After working with impoverished farmers in Nicaragua for 11 years, Rice came to Berkeley to earn his MBA with an audacious goal in mind: build a Fair Trade movement in the U.S. similar to what he had seen developing in Europe. Since then, Rice has gone on to turn Fair Trade USA into one of the nation’s most successful and fastest-growing social enterprises, certifying around $1.5 billion worth of imported products last year.
Kawasaki was one of Apple’s first evangelists in the early 1980s. After that, he ran a Macintosh database company, wrote for Macworld and Forbes, and launched a software company called Fog City Software. He also started an angel investor matchmaking service called Garage.com, now known as Garage Technology Ventures, and founded Alltop, an online magazine rack.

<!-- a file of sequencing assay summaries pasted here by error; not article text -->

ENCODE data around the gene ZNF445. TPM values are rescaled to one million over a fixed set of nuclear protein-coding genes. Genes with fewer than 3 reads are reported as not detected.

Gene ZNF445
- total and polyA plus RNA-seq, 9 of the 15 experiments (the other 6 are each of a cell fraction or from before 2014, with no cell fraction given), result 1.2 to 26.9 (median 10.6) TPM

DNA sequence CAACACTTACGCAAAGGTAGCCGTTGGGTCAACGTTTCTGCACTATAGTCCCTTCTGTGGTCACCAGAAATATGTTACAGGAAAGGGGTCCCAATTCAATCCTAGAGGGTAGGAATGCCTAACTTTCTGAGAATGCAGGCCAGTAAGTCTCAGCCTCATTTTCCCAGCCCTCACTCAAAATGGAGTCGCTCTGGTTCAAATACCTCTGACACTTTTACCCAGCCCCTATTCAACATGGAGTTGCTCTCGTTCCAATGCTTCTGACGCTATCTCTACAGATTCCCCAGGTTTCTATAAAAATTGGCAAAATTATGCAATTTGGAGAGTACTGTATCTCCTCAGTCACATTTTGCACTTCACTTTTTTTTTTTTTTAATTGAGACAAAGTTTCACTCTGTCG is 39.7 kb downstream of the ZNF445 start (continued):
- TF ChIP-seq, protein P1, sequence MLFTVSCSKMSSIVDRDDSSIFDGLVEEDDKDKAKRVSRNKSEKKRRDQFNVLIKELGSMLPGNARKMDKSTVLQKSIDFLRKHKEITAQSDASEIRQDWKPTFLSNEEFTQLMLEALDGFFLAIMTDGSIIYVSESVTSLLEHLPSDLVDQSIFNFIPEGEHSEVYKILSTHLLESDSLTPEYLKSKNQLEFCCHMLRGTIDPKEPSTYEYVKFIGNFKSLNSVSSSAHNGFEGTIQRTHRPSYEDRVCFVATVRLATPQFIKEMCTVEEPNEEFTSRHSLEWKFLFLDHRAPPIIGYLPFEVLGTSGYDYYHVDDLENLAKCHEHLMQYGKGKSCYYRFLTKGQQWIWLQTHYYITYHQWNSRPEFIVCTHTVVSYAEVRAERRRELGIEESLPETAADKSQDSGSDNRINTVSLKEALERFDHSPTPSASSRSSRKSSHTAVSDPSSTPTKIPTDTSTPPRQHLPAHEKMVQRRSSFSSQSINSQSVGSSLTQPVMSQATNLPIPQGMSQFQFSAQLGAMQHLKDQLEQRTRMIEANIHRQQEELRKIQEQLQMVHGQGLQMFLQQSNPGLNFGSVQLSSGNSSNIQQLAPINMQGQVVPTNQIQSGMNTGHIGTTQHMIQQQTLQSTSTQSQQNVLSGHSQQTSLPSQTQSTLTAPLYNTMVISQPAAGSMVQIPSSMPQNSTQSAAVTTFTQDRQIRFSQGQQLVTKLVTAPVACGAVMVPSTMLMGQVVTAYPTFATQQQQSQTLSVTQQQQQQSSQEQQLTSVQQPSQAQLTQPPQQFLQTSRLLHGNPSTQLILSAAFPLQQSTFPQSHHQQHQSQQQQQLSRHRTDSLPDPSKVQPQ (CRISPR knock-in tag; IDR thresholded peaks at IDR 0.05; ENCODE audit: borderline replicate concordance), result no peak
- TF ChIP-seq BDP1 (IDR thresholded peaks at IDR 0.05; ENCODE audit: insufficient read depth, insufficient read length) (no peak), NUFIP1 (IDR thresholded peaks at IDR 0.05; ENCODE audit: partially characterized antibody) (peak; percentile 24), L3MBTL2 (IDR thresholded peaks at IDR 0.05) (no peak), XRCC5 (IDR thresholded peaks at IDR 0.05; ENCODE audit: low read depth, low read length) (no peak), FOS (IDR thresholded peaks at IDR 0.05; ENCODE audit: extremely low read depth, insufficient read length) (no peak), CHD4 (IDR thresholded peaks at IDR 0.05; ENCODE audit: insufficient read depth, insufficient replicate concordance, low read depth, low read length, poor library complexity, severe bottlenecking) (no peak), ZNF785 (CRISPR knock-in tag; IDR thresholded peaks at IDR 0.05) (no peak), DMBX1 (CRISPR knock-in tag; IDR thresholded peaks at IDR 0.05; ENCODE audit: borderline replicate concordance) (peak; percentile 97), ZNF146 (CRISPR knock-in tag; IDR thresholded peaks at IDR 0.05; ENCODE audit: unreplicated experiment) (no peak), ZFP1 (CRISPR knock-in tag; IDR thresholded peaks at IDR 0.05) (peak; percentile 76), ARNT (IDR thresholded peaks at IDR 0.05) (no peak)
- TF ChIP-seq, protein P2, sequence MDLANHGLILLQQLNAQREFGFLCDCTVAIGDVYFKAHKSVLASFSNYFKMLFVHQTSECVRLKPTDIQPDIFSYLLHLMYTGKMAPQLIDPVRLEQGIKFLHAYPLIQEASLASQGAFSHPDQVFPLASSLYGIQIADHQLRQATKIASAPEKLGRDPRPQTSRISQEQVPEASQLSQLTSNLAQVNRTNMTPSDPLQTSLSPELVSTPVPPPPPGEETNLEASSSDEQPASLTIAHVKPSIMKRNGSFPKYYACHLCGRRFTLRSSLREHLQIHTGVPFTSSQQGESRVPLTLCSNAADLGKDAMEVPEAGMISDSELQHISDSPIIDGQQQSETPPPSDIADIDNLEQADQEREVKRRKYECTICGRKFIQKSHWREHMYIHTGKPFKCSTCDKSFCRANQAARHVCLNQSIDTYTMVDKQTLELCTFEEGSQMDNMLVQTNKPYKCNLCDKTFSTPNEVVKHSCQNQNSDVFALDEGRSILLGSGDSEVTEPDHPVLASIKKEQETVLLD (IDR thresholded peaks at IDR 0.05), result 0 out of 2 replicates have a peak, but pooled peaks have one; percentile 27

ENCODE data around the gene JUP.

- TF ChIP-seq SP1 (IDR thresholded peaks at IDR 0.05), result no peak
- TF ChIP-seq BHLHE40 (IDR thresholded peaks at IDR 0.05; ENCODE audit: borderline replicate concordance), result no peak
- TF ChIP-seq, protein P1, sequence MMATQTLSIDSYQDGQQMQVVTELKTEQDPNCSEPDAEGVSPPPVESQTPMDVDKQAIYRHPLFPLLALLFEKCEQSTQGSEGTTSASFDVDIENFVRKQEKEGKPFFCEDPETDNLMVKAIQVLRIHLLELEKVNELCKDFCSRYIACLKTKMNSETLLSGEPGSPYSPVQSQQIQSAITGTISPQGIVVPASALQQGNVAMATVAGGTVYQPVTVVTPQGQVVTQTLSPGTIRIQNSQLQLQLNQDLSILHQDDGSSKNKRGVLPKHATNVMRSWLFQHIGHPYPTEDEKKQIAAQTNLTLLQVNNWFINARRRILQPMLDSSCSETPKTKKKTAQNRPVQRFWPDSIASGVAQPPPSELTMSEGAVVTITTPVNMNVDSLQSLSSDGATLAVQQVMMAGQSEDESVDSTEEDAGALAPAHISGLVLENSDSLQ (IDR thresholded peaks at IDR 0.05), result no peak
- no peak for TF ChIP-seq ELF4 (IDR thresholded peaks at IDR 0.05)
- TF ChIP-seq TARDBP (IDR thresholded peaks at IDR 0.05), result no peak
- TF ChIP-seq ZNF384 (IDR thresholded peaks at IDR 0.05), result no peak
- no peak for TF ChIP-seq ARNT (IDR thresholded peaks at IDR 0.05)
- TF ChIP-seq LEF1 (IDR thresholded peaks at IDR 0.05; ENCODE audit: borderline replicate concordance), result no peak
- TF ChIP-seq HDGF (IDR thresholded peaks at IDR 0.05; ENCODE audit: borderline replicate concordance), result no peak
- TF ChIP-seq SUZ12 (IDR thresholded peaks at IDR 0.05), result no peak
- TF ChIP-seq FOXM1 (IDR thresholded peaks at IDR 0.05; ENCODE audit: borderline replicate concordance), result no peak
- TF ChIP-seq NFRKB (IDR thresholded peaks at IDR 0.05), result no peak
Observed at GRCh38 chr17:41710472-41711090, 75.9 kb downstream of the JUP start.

The executive fellow position was created for thought leaders to advise the dean, faculty, and staff and to share their trailblazing ideas with students. Other Haas executive fellows include Twitter co-founder Biz Stone; IDEO General Manager Tom Kelley, MBA 83; and John Hanke, MBA 96, who founded and led Keyhole, which later became Google Earth.
Berkeley MBA Students Take Second with SmartBod
A team consisting of James Wang and Bobby Davis, both MBA 15, and their partners placed second in the South by Southwest 2014 Business Startup Challenge with an unusual product: a smart vibrator.
The venture capital judges “loved that this was something they haven’t seen before and felt that it’s a viable business versus one that just chases a hot trend,” Wang said. “I think our willingness to challenge conventional wisdom came through here.”